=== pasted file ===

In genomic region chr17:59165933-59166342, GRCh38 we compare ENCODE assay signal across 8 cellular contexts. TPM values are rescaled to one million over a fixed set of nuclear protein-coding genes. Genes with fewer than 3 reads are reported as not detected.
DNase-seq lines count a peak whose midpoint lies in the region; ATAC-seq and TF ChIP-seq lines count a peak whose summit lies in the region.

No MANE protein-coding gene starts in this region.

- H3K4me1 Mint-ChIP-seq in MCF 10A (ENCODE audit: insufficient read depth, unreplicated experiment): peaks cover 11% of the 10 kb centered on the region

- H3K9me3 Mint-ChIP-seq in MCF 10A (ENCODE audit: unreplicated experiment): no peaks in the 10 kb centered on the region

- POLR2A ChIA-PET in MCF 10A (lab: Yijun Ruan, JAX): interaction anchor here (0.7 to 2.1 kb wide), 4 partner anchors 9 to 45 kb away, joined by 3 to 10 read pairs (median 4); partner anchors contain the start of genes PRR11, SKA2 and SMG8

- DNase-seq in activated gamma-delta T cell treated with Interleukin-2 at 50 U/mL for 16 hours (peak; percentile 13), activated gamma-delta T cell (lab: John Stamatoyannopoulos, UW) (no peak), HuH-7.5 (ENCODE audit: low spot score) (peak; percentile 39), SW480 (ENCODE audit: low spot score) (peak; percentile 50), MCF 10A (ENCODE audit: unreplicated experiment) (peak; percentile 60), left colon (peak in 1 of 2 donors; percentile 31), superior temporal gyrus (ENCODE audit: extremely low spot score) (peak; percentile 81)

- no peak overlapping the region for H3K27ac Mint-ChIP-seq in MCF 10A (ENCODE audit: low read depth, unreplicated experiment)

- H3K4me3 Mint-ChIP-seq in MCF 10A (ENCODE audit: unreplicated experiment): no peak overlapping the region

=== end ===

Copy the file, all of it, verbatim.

In genomic region chr17:59165933-59166342, GRCh38 we compare ENCODE assay signal across 8 cellular contexts. TPM values are rescaled to one million over a fixed set of nuclear protein-coding genes. Genes with fewer than 3 reads are reported as not detected.
DNase-seq lines count a peak whose midpoint lies in the region; ATAC-seq and TF ChIP-seq lines count a peak whose summit lies in the region.

No MANE protein-coding gene starts in this region.

- H3K4me1 Mint-ChIP-seq in MCF 10A (ENCODE audit: insufficient read depth, unreplicated experiment): peaks cover 11% of the 10 kb centered on the region

- H3K9me3 Mint-ChIP-seq in MCF 10A (ENCODE audit: unreplicated experiment): no peaks in the 10 kb centered on the region

- POLR2A ChIA-PET in MCF 10A (lab: Yijun Ruan, JAX): interaction anchor here (0.7 to 2.1 kb wide), 4 partner anchors 9 to 45 kb away, joined by 3 to 10 read pairs (median 4); partner anchors contain the start of genes PRR11, SKA2 and SMG8

- DNase-seq in activated gamma-delta T cell treated with Interleukin-2 at 50 U/mL for 16 hours (peak; percentile 13), activated gamma-delta T cell (lab: John Stamatoyannopoulos, UW) (no peak), HuH-7.5 (ENCODE audit: low spot score) (peak; percentile 39), SW480 (ENCODE audit: low spot score) (peak; percentile 50), MCF 10A (ENCODE audit: unreplicated experiment) (peak; percentile 60), left colon (peak in 1 of 2 donors; percentile 31), superior temporal gyrus (ENCODE audit: extremely low spot score) (peak; percentile 81)

- no peak overlapping the region for H3K27ac Mint-ChIP-seq in MCF 10A (ENCODE audit: low read depth, unreplicated experiment)

- H3K4me3 Mint-ChIP-seq in MCF 10A (ENCODE audit: unreplicated experiment): no peak overlapping the region